Silvio Conte Building, K-208
72 E. Concord Street
Boston, MA 02118
Lab Phone: 617-638-4037
Ph.D. Biochemistry, University of the Basque Country
Postdoctoral Training: University of California, San Diego
|Lien (Ashley) Nguyen
|Kshitij (Kay) Sharma
We are seeking highly motivated candidates with a recent PhD and a strong background in Biochemistry, Molecular and Cellular Biology as well as an extensive knowledge of signal transduction. The candidate must have a strong commitment to science and be able to work under pressure in a fast paced and very demanding research environment.
The ideal candidate should have demonstrated experience in most of the following techniques: tissue culture of mammalian cells, fluorescence microscopy, molecular cloning, immunoblotting, immunoprecipitation, radioisotope-based assays and protein purification. Additional experience with one or several of the following techniques will be positively evaluated: high throughput small molecule screening, yeast two-hybrid genetic screening, structural biology (X-ray crystallography). Ability to work as a team player, good communication skills, and strong commitment to science are expected.
A major goal of cell biology is to understand how cells respond to changes in their environment through a mechanism known as signal transduction. Dysregulation of this process is intimately related to the development of many diseases such as cancer, cardiovascular disease, inflammation, diabetes, etc. Our laboratory is interested in investigating how signaling via trimeric G proteins controls cell behavior in health and disease.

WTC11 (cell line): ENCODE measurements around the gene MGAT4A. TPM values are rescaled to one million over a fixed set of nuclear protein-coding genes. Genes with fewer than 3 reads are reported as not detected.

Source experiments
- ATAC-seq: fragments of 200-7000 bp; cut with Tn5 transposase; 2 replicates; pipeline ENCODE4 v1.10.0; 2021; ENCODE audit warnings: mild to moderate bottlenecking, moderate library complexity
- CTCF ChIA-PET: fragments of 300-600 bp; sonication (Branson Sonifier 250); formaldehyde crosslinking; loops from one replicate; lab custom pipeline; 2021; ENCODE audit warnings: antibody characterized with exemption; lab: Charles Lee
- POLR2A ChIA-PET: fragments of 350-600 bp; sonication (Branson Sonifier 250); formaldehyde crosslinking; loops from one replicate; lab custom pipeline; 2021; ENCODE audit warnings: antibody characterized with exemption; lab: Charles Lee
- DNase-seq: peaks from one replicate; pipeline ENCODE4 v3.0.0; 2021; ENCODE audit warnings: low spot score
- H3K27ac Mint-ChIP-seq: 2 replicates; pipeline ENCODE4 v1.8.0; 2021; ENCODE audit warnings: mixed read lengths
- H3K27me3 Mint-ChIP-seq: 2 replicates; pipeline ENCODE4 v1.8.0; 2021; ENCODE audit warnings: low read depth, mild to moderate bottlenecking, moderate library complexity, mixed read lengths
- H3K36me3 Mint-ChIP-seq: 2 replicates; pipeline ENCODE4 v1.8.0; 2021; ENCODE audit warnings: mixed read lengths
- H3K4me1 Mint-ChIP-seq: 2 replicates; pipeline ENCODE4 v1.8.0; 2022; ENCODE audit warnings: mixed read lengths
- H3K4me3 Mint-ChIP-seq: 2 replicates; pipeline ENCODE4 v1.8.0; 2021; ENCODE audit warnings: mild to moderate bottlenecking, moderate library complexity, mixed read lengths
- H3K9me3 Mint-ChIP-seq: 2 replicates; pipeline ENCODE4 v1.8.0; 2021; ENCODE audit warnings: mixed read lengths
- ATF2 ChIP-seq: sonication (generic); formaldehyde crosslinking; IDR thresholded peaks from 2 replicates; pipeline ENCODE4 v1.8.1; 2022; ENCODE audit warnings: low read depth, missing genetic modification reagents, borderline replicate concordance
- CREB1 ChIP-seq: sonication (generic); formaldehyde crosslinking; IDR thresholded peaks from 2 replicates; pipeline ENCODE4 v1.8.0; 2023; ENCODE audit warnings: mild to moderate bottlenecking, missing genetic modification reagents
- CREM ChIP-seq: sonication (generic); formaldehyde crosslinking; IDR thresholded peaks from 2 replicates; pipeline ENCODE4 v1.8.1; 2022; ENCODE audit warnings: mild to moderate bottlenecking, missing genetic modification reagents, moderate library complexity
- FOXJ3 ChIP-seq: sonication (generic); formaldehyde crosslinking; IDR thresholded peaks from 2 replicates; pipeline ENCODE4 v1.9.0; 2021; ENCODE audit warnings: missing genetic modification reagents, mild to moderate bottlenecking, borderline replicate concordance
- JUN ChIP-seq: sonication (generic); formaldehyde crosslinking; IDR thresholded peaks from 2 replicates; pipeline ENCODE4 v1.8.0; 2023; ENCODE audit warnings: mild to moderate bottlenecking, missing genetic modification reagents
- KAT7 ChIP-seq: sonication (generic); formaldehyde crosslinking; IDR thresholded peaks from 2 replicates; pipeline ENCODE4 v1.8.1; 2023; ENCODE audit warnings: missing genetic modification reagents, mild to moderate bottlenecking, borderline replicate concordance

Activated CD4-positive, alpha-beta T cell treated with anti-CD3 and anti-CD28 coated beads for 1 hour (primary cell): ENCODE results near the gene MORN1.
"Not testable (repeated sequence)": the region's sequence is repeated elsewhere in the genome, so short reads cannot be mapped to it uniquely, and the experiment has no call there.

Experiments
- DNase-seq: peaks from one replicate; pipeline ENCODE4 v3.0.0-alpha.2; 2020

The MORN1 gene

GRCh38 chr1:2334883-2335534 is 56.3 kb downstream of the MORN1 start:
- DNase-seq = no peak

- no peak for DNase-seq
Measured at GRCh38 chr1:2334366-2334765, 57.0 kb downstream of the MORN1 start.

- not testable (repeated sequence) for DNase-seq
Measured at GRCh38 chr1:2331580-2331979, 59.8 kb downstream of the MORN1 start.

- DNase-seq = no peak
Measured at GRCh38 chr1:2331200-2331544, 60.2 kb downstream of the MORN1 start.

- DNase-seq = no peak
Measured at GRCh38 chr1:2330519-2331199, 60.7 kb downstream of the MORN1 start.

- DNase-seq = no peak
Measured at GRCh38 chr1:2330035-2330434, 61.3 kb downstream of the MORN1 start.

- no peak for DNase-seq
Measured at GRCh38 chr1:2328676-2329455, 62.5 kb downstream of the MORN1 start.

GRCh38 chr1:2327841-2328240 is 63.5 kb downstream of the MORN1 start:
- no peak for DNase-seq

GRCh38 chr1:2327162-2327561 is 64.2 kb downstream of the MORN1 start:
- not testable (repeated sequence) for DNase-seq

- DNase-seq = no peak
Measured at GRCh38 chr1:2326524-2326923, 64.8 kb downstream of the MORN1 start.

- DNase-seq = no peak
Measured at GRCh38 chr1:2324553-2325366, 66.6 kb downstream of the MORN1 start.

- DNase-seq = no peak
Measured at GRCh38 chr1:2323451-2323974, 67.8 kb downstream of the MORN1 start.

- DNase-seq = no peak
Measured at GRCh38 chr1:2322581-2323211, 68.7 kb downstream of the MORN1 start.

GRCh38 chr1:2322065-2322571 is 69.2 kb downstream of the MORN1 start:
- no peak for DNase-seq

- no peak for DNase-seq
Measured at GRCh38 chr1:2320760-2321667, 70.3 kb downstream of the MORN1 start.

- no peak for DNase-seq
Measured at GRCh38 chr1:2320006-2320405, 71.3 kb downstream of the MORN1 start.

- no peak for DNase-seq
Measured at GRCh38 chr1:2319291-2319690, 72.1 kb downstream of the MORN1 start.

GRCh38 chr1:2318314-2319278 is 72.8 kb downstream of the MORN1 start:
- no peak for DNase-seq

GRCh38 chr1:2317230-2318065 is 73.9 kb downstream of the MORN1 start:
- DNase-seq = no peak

Trimeric G proteins are gate-keepers of signal transduction that regulate virtually any physiological process and dysregulation of their function is the cause of many diseases. The biomedical importance and impact in public health of this signaling mechanism is made most notorious by the fact that more than 25% of the marketed drugs target it. Although this is a well established signal transduction mechanism, recent discoveries have uncovered an increased complexity in the G protein regulatory network. It has become clear that in addition to G protein coupled receptors (GPCRs) other accessory proteins (e.g., GAPs and GDIs) also control G protein activity and function. These accessory proteins contribute to the assembly of alternative or complementary signaling circuits that shape cellular responses.
We have contributed to the characterization of a new type of “atypical” G protein regulators called non-receptor GEFs, which mimic the action exerted by GPCRs but are not membrane receptors. We recently demonstrated that GIV (a.k.a. Girdin) is the first non-receptor GEF that works via a defined motif and found that it controls cell migration, mitosis and autophagy. We also identified a critical role of GIV’s GEF function in the development of human disease as its abnormal upregulation in tumor cells promotes cancer metastasis, the cause of 95% of cancer-related deaths. Importantly, the survival rate for patients with GIV-positive tumors is dramatically reduced compared to the patients with GIV-negative tumors. Thus, GIV has emerged as novel G protein regulator with a critical role in cancer.
Our overall hypothesisis that GIV is the first member of a larger family of novel G protein regulators that control cellular behavior by virtue of coupling to G proteins via a signature GEF motif. We propose that the interplay between members of this new family of proteins and other components of the G protein regulatory machinery represents a new paradigm differing from the canonical view of trimeric G proteins and that dysregulation of this novel mechanism of signal transduction can give rise to different diseases. In addition, disruption of the GEF motif-G protein interface may be exploited as a therapeutic target in diseased states triggered by enhancement of the GEF function, as it occurs for GIV during cancer metastasis.